Longevity, Kung Fu & Time Travel

By Shi Deru (a.k.a. Shawn Xiangyang Liu).

Un article de Hakim Mamoni

A few years ago, I gained the motivation to train everyday after being taught to time travel by a Kung Fu master in China. Today, it‘s your turn…

Between 2006 and 2013, I was fortunate to live in the province of Sichuan, deep in the heart of mainland China. When my wife and I landed in Chengdu airport, on a cold winter day in March 2006, neither of us spoke Mandarin and we knew relatively little about the local culture. How we ended up in the city of Chengdu is a story for some other time, but upon our arrival we found ourselves instantly surrounded by 10+ million Chinese people, most of whom spoke little to no English. At first, the culture shock was intense, even though we had spent the previous year in South East Asia. Looking back, I realise that this was a small price to pay for the unique opportunities we encountered. What I learned there during those years helped me tremendously in many ways. One important lesson was how to regain and keep control over my own health.

Longevity

Chinese culture is an ancient one and an important part of it focuses on health and longevity. In every city, you find apothecaries packed with pots and jars filled with dried herbs, roots, mushrooms, insects and other wonders. In every neighbourhood, you can see elders taking care of their grandkids, or playing mah-jong, or doing all kinds of physical activities. In the early hours, you can see them practicing Tai Chi in public parks. In the afternoon, you can see them exercising in public “gyms”. In the evening, you can see them dancing in public squares. To my surprise, I never saw a mobility scooter or a Zimmer frame. Most Chinese elders can move around without mechanical assistance. In many ways, they are far healthier than their western counterparts. Most of them are mobile, flexible and some keep strong. One of their longevity secret begins with the knowledge of Qi.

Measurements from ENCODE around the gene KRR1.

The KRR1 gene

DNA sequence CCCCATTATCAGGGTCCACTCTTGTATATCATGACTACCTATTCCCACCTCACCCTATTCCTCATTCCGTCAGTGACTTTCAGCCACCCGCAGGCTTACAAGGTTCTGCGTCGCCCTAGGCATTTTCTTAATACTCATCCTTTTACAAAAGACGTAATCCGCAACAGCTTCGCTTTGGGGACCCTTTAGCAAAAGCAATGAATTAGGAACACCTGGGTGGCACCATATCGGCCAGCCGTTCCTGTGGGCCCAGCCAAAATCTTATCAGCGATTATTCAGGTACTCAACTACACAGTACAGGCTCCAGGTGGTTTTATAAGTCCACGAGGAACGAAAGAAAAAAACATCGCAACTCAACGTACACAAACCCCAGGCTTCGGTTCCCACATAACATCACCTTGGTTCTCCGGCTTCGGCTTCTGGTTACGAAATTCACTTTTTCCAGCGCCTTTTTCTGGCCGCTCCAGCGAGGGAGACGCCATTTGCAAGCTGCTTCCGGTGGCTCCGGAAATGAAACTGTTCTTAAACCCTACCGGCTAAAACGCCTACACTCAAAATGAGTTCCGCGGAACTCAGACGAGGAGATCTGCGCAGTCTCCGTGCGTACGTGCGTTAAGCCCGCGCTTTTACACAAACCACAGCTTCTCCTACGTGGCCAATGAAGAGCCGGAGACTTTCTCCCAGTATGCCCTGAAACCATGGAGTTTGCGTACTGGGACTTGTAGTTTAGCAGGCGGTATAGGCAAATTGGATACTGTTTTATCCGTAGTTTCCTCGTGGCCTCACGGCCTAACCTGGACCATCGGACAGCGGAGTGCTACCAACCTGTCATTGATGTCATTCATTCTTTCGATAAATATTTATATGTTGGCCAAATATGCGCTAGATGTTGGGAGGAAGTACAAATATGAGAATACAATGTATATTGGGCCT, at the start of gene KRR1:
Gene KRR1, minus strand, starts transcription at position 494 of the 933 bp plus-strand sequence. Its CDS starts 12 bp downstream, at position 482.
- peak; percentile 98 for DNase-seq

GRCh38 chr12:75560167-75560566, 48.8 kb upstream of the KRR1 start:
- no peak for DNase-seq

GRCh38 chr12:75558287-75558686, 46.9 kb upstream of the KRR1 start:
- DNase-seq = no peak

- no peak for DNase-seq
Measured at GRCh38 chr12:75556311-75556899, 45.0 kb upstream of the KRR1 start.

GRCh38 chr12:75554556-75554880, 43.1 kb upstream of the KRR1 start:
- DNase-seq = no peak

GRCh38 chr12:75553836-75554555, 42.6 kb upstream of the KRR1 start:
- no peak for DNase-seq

Qi better known as ‘Prana’ in Hinduism or ‘Life Force’ in the West, is the central underlying principle in both Chinese traditional medicine and Chinese martial arts. It is described as a vital energy whose flow must be balanced for good health and longevity. Qi Gong, the practice of cultivating and balancing Qi, consists of gentle flowing movements and breathing exercises.

Prior to going to China, I was aware of Qi. My Judo teacher had introduced it to me from the age of 7. This idea has been forever popular across Asia, from India to Japan. But, it’s while I lived in China that, for the first time, I could see with my own eyes the stark difference in health between a population who had cultivated their Qi throughout their lives and one who had not. On one hand, most Chinese elders continue to use their ancient knowledge of Qi to keep themselves healthy. On the other hand, very few people in the West are aware of it and consequently most of them loose their flexibility and mobility much earlier in life.

Kung Fu

 

Whilst living in Chengdu, I had the immense honour to learn more about Qi from a true Kung Fu master, Shifu Li Quan. To this day, I have not met anyone as passionate and as dedicated to martial arts as he is. For many years, he travelled across China to perfect his skills. Over the last decades, he has taught Kung Fu to soldiers, police officers, bodyguards and civilians. Since 2008, his school in Chengdu, Kung Fu Family, welcomes students from all around the world. Our paths crossed only briefly but I will forever be grateful for all he has taught me.

One of the first things I learned for Shifu Li Quan was the meaning of the word Kung Fu ( Chinese: 功夫; Pinyin: gōngfu). To my surprise, he revealed that it simply means ‘practice’. It also means time, effort, achievement, skill, art and workmanship but most importantly, it means practice. Not just in respect to martial arts, but in respect to any acquired skill. Kung Fu applies to calligraphy, painting, playing music, or even cooking. Practice. Practice. Practice. Everyday you must practice!

One day after training, Li Quan told us a story that has stayed with me ever since. He told us of a man he had met during his travels across China. That man began learning Kung Fu much later in life than most, in his early fifties. But his dedication to training was as strong as that of younger students. And for years, he trained every day. When Li Quan met him, the man was in his seventies and after twenty years of daily practice, he had become a Kung Fu master. And even in what would be considered old age, he was healthy, agile, fast, and strong.